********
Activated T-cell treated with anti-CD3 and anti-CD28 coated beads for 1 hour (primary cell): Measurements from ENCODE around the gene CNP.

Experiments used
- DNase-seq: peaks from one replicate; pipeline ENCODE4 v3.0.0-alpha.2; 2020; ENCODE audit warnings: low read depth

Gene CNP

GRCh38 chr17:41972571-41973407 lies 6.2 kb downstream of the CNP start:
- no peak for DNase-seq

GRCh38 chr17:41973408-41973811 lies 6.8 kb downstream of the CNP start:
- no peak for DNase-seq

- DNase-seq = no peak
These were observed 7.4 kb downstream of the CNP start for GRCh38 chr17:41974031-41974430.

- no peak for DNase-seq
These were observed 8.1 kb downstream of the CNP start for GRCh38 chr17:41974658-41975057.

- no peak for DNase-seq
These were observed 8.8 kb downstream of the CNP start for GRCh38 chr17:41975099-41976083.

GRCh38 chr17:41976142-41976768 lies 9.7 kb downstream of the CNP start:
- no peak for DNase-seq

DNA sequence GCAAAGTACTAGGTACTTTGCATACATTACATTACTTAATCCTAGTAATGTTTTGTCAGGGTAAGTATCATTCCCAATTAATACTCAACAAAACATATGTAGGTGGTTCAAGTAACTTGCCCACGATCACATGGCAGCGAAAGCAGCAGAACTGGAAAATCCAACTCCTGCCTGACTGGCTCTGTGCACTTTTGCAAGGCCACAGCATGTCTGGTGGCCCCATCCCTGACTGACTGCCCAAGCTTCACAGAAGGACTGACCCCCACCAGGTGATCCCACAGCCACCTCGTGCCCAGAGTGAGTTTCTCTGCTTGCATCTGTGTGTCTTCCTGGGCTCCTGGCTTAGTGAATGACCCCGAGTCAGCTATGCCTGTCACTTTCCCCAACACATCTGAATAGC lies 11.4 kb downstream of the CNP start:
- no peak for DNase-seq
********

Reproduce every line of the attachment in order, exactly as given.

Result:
Activated T-cell treated with anti-CD3 and anti-CD28 coated beads for 1 hour (primary cell): Measurements from ENCODE around the gene CNP.

Experiments used
- DNase-seq: peaks from one replicate; pipeline ENCODE4 v3.0.0-alpha.2; 2020; ENCODE audit warnings: low read depth

Gene CNP

GRCh38 chr17:41972571-41973407 lies 6.2 kb downstream of the CNP start:
- no peak for DNase-seq

GRCh38 chr17:41973408-41973811 lies 6.8 kb downstream of the CNP start:
- no peak for DNase-seq

- DNase-seq = no peak
These were observed 7.4 kb downstream of the CNP start for GRCh38 chr17:41974031-41974430.

- no peak for DNase-seq
These were observed 8.1 kb downstream of the CNP start for GRCh38 chr17:41974658-41975057.

- no peak for DNase-seq
These were observed 8.8 kb downstream of the CNP start for GRCh38 chr17:41975099-41976083.

GRCh38 chr17:41976142-41976768 lies 9.7 kb downstream of the CNP start:
- no peak for DNase-seq

DNA sequence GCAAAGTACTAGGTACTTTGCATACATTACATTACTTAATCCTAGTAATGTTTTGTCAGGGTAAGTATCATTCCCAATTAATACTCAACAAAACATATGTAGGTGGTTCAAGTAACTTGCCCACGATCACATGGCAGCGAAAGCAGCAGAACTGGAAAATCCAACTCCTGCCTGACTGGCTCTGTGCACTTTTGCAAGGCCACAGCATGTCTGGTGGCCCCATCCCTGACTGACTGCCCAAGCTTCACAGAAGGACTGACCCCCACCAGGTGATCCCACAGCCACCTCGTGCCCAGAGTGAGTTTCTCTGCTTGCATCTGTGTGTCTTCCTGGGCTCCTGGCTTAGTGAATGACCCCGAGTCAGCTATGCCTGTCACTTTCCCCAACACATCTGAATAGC lies 11.4 kb downstream of the CNP start:
- no peak for DNase-seq